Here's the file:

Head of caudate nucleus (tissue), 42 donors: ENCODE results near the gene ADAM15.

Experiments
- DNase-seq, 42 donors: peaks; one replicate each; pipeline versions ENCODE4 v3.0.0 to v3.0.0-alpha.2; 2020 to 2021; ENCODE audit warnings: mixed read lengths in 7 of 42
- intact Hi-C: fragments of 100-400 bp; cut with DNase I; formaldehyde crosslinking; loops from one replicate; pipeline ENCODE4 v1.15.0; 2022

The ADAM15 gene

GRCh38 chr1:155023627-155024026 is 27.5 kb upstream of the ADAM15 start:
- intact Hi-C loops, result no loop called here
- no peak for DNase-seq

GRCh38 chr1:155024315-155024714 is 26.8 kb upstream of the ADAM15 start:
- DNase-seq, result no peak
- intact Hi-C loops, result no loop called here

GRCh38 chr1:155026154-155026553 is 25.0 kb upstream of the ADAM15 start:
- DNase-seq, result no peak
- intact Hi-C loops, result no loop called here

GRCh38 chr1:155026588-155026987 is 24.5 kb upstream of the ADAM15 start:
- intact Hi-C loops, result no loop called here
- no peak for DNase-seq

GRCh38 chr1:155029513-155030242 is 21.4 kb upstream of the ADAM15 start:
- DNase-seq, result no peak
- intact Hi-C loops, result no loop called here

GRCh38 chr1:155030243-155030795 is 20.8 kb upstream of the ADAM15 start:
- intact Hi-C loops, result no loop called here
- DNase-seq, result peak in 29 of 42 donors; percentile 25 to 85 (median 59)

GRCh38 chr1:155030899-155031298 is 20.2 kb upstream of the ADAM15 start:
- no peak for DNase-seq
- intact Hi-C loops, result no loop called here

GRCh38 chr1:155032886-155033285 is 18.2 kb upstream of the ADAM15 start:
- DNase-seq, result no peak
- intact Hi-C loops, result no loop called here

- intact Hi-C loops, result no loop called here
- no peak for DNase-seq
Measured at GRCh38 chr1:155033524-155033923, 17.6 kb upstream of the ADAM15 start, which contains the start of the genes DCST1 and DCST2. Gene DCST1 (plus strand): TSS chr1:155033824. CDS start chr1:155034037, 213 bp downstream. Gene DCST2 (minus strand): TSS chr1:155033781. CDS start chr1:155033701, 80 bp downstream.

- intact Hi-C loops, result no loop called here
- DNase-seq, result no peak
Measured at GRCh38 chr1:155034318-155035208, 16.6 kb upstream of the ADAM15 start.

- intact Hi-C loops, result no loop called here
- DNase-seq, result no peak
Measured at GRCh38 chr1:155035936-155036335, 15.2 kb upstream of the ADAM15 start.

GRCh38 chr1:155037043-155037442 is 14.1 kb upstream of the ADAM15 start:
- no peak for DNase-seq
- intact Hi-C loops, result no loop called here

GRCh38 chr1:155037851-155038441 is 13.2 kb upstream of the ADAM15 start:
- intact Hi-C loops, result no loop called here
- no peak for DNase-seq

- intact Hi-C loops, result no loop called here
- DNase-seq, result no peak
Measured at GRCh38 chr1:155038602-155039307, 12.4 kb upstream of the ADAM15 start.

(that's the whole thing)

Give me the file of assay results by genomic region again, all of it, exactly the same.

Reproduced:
Head of caudate nucleus (tissue), 42 donors: ENCODE results near the gene ADAM15.

Experiments
- DNase-seq, 42 donors: peaks; one replicate each; pipeline versions ENCODE4 v3.0.0 to v3.0.0-alpha.2; 2020 to 2021; ENCODE audit warnings: mixed read lengths in 7 of 42
- intact Hi-C: fragments of 100-400 bp; cut with DNase I; formaldehyde crosslinking; loops from one replicate; pipeline ENCODE4 v1.15.0; 2022

The ADAM15 gene

GRCh38 chr1:155023627-155024026 is 27.5 kb upstream of the ADAM15 start:
- intact Hi-C loops, result no loop called here
- no peak for DNase-seq

GRCh38 chr1:155024315-155024714 is 26.8 kb upstream of the ADAM15 start:
- DNase-seq, result no peak
- intact Hi-C loops, result no loop called here

GRCh38 chr1:155026154-155026553 is 25.0 kb upstream of the ADAM15 start:
- DNase-seq, result no peak
- intact Hi-C loops, result no loop called here

GRCh38 chr1:155026588-155026987 is 24.5 kb upstream of the ADAM15 start:
- intact Hi-C loops, result no loop called here
- no peak for DNase-seq

GRCh38 chr1:155029513-155030242 is 21.4 kb upstream of the ADAM15 start:
- DNase-seq, result no peak
- intact Hi-C loops, result no loop called here

GRCh38 chr1:155030243-155030795 is 20.8 kb upstream of the ADAM15 start:
- intact Hi-C loops, result no loop called here
- DNase-seq, result peak in 29 of 42 donors; percentile 25 to 85 (median 59)

GRCh38 chr1:155030899-155031298 is 20.2 kb upstream of the ADAM15 start:
- no peak for DNase-seq
- intact Hi-C loops, result no loop called here

GRCh38 chr1:155032886-155033285 is 18.2 kb upstream of the ADAM15 start:
- DNase-seq, result no peak
- intact Hi-C loops, result no loop called here

- intact Hi-C loops, result no loop called here
- no peak for DNase-seq
Measured at GRCh38 chr1:155033524-155033923, 17.6 kb upstream of the ADAM15 start, which contains the start of the genes DCST1 and DCST2. Gene DCST1 (plus strand): TSS chr1:155033824. CDS start chr1:155034037, 213 bp downstream. Gene DCST2 (minus strand): TSS chr1:155033781. CDS start chr1:155033701, 80 bp downstream.

- intact Hi-C loops, result no loop called here
- DNase-seq, result no peak
Measured at GRCh38 chr1:155034318-155035208, 16.6 kb upstream of the ADAM15 start.

- intact Hi-C loops, result no loop called here
- DNase-seq, result no peak
Measured at GRCh38 chr1:155035936-155036335, 15.2 kb upstream of the ADAM15 start.

GRCh38 chr1:155037043-155037442 is 14.1 kb upstream of the ADAM15 start:
- no peak for DNase-seq
- intact Hi-C loops, result no loop called here

GRCh38 chr1:155037851-155038441 is 13.2 kb upstream of the ADAM15 start:
- intact Hi-C loops, result no loop called here
- no peak for DNase-seq

- intact Hi-C loops, result no loop called here
- DNase-seq, result no peak
Measured at GRCh38 chr1:155038602-155039307, 12.4 kb upstream of the ADAM15 start.